If your bike is making noise other than say the sound of rubber tyres swishing along, or maybe your gears changing, then it’s likely there is something that needs your attention. In this video, Jon shows you how to fix your noisy bike.
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Scraping or Grinding sounds
The sound of your chain making noise could very likely be due to the indexing of your gears being not quite right. What I mean by this is that the chain is not correctly engaging with the sprocket that the derailleur is asking it to. The easiest way of checking this out is to shift gear into the sprocket at the rear with the least number of teeth. Now it’s there, have a look from behind the bike and check that the guide pulley, so the upper one, is directly beneath that sprocket. Now, unclamp that cable and wind in the barrel adjuster if you have one, and then pull the cable through the clamping bolt again, so it has a decent amount of tension, then clamp the cable. Now whilst turning the pedals give the gear lever a click into an easier gear so that the rear derailleur moves inwards towards the centre of the bike.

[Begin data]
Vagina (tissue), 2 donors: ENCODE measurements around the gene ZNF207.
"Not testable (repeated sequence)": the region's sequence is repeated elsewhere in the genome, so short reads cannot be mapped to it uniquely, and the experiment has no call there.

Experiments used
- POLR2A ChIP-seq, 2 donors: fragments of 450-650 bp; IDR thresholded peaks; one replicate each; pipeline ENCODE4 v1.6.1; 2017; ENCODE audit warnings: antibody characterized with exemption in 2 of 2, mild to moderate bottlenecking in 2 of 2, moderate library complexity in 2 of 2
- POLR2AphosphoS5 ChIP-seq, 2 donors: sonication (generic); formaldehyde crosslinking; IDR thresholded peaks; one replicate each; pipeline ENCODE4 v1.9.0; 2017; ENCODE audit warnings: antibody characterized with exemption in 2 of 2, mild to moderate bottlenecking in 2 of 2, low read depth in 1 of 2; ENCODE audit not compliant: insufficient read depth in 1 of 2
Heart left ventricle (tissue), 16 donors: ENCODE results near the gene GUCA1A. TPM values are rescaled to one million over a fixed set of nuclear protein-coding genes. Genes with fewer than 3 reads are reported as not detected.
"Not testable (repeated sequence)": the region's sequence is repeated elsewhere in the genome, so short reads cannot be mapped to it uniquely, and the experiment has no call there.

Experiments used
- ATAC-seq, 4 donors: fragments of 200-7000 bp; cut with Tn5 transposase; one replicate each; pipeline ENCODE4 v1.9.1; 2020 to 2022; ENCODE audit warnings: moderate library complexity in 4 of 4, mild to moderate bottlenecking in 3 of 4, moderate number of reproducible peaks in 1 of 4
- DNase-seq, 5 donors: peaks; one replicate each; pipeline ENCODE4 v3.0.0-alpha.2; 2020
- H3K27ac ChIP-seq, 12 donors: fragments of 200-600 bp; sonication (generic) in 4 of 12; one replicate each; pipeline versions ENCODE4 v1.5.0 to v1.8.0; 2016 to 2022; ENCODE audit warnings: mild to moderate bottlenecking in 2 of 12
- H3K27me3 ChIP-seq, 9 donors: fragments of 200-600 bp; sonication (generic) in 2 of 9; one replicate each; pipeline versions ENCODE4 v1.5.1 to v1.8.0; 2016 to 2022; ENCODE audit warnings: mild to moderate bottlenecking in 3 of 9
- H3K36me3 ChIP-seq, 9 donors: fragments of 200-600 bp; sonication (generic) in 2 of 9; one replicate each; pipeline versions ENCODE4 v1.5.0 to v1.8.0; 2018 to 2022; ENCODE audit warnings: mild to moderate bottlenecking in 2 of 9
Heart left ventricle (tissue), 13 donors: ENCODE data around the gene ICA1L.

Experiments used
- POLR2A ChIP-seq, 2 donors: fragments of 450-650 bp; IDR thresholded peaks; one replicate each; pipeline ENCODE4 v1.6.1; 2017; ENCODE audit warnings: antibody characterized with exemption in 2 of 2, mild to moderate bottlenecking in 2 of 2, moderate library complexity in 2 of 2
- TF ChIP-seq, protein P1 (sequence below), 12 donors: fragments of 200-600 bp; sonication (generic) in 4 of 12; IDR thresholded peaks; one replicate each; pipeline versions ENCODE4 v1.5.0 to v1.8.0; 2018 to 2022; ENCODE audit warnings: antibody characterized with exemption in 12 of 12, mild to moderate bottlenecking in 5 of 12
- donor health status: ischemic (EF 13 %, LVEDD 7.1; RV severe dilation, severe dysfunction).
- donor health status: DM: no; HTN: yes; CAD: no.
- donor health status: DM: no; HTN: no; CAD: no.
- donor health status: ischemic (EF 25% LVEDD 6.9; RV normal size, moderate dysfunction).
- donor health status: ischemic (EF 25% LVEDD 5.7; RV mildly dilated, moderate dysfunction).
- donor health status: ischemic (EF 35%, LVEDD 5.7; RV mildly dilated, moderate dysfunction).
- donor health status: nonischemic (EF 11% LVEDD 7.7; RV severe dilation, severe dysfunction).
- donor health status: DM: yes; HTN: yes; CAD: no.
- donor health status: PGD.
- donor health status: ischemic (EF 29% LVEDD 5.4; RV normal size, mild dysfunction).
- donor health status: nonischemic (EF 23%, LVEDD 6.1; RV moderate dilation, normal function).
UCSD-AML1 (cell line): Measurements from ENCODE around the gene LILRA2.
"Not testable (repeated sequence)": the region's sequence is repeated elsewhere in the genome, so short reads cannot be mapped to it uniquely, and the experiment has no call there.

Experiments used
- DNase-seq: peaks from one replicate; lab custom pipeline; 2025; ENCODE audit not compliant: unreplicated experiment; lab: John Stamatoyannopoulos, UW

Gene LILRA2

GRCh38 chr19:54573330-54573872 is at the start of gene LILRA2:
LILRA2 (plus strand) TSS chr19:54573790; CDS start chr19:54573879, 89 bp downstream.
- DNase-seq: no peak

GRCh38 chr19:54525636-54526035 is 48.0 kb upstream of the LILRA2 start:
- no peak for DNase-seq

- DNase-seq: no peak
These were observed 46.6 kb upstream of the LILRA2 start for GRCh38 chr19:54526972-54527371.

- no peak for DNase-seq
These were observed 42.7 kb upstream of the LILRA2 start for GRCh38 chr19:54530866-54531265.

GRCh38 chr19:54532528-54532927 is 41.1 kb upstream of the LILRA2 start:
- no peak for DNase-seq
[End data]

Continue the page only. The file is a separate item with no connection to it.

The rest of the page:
A clicking sound when pedalling is probably one of the most irritating things you can have.
But, what could it be exactly? Firstly, perhaps it’s the bottom bracket, so this is the junction box if you like for where the chainset sits in the frame of the bike. Bottom brackets that are press fit models, so ones that don't have teeth for a tool to engage with during installation, occasionally get a bit of a bad reputation for these noises as they are interference fit and can sometimes move around slightly, rather than thread fit models that are firmly in place.
Final one. The rattle. This can be a fairly easy one as the “rattle” noise tends to be the loudest so the easiest to find and importantly lose. A big culprit here can be outer cables, bouncing onto the frame or sometimes, inside of a frame. Have a look at any cables and check for paint wear underneath, that could be the cause of the rattling. And a good idea here would actually be to put a piece of self-adhesive frame protector where the cable touches the frame as both a possible solution to the rattle as well as saving your paintwork.
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